Professional development

May 23, 2003

My wife and I were talking at dinner tonight and she brought up the question of how someone new to testing would find the various resources that exist to help testers grow professionally.

I thought for a moment, and realized that I couldn’t come up with a better answer than “do a google search”. A couple of other methods came to mind as well (“browse the bookstore” and “break into a network of colleagues”), but neither one is necessarily common.

For example, when I was doing technical interviews for a consulting company, I would always ask a question that I had been asked in an interview — “What publications (books, magazines, mailing lists, web sites, etc.) do you read to grow and maintain your skills in testing (or development or whatever)?” A remarkable person was one who could list even one source. Several people responded they picked up random magazines their developers left lying around some times. Most people responded with “I don’t know” (which cost them points in my opinion of whether they should be working for a consulting company). Some of that last class did manage to win back some (but not all) of their points — they asked me what sources I used.

My experience in technical interviews is not widespread — I’ve done maybe twenty or twenty-five, and they were all in one geographical area and for one company. Maybe results would be different now. I also did these interviews no more recently than a year ago, and perhaps the economic climes have made people think to do more of this kind of development.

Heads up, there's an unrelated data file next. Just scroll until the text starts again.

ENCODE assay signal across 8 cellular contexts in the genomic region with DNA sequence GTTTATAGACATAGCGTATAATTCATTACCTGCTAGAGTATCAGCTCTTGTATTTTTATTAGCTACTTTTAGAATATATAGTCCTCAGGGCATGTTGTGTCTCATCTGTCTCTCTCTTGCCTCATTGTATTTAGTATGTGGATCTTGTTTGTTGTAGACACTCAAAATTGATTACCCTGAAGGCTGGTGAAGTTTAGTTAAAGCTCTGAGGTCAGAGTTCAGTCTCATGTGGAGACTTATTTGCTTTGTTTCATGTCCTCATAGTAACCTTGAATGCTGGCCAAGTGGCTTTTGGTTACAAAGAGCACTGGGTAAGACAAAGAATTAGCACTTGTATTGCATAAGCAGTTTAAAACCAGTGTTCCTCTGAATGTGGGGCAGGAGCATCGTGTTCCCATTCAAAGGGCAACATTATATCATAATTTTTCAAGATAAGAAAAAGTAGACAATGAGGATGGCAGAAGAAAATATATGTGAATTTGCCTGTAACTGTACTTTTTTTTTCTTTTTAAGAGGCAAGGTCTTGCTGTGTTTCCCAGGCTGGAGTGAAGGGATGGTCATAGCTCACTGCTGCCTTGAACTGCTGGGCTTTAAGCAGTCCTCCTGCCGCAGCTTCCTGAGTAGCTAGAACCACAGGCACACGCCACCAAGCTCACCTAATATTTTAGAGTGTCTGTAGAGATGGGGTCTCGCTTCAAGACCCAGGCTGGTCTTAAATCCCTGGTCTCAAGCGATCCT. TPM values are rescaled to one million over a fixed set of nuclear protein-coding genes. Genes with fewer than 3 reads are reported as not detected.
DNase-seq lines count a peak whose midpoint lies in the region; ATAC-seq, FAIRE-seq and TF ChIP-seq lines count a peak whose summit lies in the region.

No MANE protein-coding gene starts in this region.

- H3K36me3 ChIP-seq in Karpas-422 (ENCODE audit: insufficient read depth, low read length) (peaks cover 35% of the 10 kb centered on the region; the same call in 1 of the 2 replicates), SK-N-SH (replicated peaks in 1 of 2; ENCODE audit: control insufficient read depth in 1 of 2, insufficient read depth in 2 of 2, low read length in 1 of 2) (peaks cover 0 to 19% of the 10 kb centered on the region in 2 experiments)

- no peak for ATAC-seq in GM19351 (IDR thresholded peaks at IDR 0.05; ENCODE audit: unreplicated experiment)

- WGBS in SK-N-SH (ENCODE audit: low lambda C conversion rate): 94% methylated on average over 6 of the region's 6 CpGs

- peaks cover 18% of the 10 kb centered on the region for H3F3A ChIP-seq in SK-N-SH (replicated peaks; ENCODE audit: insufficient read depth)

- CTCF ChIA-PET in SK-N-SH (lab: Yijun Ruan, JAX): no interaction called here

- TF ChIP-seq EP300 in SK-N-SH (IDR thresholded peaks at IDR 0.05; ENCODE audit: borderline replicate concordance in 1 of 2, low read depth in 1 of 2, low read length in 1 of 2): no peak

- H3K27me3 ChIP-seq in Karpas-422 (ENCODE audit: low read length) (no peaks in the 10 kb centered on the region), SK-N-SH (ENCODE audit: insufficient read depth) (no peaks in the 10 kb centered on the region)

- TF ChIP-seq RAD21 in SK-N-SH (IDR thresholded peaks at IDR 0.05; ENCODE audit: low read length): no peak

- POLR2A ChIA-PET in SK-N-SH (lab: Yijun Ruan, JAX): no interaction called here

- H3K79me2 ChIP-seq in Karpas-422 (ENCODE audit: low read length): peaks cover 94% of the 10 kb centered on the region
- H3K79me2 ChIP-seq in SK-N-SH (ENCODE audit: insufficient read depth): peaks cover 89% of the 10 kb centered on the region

So, given that there is this wealth of information out there, is there a better way to make it accessible to people coming into the field? Part of me feels like there should be, though I can’t for the life of me imagine what it would be. Another part of me says that if I can have found the pieces of information that I have (and I make no claims of knowing all of them, though I can overwhelm anyone who asks me for testing resources :), other people should be able to, and they can find a lot of it simply by using google. A simple search on “software testing” yields around 227,000 entries.

But if I put aside this curmudgeonly attitude (“Bah! In my day, we didn’t have google! We had to write the articles ourselves and we liked it!”), I come to the two-pronged question of if people aren’t doing the basic searches to find information that will help them grow in their chosen careers, why don’t they do these things and is there some way to make people aware of the resources available to them?

The first part of the question is answered most often by the simple fact that people don’t think the information is out there and/or just plain don’t think to look for it. The people that I’ve shared resources with have all been surprised that such things existed. I do have a bias in this, in that if I think someone wouldn’t appreciate a reference, I’m not apt to go digging it up and sharing it in the first place. Still, let’s assume for the moment that the cause of people not doing the search is the idea never occurs to them. Tgis then makes the second part of the question even more important. Unfortunately, I don’t have a good answer to the question. The concept of not thinking to do a web search and browse a bookstore (or search an online one) is so utterly foreign to me that I’m having trouble envisioning a solution. Maybe I’m completely heading down the wrong track even — it’s easy enough (or so it seems to me) to get a deluge of information, that what I should be thinking about is more how to filter that information down.

I’m not sure… I feel like there’s an idea bouncing around in my head, but it’s not ready to come out yet. This is still a new feeling for me (it’s happened multiple times since I became a graduate student, but rarely before that (and never as strongly). This will probably be a topic I revisit…

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